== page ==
Russia’s government is working on measures to stimulate use of alternatives to the dollar, as the Kremlin steps up efforts to cut dependence on the U.S. currency amid fears of new American sanctions.
“The government has no plans to give up dollar settlements, ban the circulation of the dollar or impose any other restrictions,” according to a statement from the cabinet’s press service published on official news agencies Wednesday. But the authorities are working on “the issue of reducing our economy’s dependence on the American currency, including through the creation of stimuli and mechanisms to shift foreign-trade settlements to national currencies.”
Russia has long struggled to limit its reliance on the dollar because of the relative stability of the U.S. currency and because Russia’s main commodity exports are traded globally in dollars. The greenback remains a popular asset for Russian savers, still wary of the ruble after several deep devaluations over the last two decades.
But as the U.S. Congress has pushed in recent months for further steps to punish Russia for alleged election meddling, fears have grown that major banks could be cut off from the U.S. financial system and the government has stepped up its efforts to develop alternatives.
Last month, Andrey Kostin, head of state-owned VTB Bank, announced his own plan for “de-dollarization.” It would take about five years and included increased usage of local currencies in international trade, re-registering major companies in Russia and using local financial infrastructure for Eurobond issues, he said.
The government said its efforts aren’t driven by any “personal initiatives” but “reflect the strategic line of the government.”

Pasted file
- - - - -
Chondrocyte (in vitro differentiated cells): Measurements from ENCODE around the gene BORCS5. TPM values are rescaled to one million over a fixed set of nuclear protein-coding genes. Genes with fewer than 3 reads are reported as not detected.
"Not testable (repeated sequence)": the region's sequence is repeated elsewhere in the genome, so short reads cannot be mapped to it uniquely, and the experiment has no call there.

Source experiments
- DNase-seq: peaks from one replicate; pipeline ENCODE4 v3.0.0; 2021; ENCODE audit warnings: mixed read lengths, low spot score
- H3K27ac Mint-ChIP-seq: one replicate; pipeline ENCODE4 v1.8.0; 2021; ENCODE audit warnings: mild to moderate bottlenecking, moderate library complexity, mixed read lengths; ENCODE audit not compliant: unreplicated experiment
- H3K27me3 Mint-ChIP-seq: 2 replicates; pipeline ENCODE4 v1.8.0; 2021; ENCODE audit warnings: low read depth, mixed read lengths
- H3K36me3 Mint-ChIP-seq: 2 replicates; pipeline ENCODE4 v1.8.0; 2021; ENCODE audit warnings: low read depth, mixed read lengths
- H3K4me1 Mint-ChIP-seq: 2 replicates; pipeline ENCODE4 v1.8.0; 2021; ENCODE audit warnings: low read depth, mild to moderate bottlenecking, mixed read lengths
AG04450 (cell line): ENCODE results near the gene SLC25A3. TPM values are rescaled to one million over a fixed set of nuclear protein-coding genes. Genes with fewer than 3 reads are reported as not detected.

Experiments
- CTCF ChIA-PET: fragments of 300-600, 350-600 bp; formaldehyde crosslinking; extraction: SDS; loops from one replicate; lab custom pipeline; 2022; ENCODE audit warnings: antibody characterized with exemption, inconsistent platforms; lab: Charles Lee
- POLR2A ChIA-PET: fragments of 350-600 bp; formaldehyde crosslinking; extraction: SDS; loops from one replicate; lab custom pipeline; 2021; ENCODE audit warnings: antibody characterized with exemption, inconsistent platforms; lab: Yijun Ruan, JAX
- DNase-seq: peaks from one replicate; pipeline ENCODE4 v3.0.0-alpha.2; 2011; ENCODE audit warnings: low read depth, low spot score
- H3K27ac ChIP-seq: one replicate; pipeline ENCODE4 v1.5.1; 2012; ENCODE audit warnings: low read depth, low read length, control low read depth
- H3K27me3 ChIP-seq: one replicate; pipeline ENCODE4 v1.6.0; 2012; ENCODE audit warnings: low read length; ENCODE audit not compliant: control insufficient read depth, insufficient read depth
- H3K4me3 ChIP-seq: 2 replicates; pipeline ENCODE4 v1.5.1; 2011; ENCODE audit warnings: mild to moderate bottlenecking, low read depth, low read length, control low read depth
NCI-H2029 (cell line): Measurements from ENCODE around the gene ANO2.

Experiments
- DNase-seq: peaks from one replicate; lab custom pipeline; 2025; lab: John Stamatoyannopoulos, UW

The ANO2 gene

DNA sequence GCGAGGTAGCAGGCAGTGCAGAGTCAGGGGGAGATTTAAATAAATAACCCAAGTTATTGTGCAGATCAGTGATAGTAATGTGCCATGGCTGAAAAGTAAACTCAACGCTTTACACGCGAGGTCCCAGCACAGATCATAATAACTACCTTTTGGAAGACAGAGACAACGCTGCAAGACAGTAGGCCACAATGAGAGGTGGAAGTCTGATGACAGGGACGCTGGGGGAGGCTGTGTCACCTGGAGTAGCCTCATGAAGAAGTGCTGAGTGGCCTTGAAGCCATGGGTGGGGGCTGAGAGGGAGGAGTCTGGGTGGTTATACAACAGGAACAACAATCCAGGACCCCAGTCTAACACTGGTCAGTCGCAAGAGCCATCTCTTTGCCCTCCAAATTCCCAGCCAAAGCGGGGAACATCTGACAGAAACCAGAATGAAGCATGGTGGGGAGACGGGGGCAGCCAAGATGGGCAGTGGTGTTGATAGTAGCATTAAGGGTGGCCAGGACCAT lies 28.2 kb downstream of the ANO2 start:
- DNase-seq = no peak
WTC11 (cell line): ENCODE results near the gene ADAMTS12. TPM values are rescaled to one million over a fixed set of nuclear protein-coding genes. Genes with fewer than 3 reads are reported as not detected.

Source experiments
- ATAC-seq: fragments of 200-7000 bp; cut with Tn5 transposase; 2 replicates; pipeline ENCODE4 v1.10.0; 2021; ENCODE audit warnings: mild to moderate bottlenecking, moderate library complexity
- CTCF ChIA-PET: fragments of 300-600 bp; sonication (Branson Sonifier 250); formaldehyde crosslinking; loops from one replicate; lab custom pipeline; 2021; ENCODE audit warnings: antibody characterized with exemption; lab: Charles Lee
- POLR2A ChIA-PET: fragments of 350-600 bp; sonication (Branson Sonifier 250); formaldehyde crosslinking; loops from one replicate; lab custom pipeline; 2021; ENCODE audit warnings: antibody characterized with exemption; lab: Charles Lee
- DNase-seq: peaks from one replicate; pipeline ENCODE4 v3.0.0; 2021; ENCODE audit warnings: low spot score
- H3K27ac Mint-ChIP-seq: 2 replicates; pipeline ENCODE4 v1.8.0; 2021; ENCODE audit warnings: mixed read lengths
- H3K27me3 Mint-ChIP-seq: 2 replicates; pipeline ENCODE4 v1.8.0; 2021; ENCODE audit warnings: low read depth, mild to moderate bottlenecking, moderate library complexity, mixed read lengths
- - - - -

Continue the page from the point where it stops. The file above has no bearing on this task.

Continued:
President Vladimir Putin supports the move to reduce reliance on the dollar, Kremlin spokesman Dmitry Peskov said Tuesday, but “this is a very complex process,” adding that “it can’t be quick and will take time.”
Russia has for years called for shifting more of its transactions with China and the European Union, its main trading partners, into yuan and euros, while operations with its former Soviet neighbors could be done in rubles. But progress has been slow.
“The ruble doesn’t have the same liquidity on the global market that other reserve currencies do and not everyone will want to shift to rubles because that means extra costs,” former Finance Minister Alexei Kudrin told reporters. “Countries with soft currencies such as the yuan may want to shift to payment in national currencies but I doubt the European Union will want to take payment from us in rubles.”
Dramatic progress on reducing reliance on the dollar will take at least 1.5-2 years, Deputy Finance Minister Alexey Moiseev said last month, though the government is trying to accelerate that, according to Tass.
“For some Russian companies it is natural, for example, metals companies who sell to Europe. But for most it is very tricky - oil is generally traded in dollars,” said Liza Ermolenko, an economist at Barclays Capital in London. “This is definitely not a trend internationally, as most struggle to see it as something viable.”
After the latest wave of new sanctions in the spring, Russia cut holdings of U.S. government debt by $81 billion, according to U.S. Treasury data. Even before that, the central bank had trimmed holdings of dollars to 44 percent of its reserves at the end of the first quarter from 46 percent three months earlier. Holdings of Chinese yuan rose to 5 percent from 3 percent.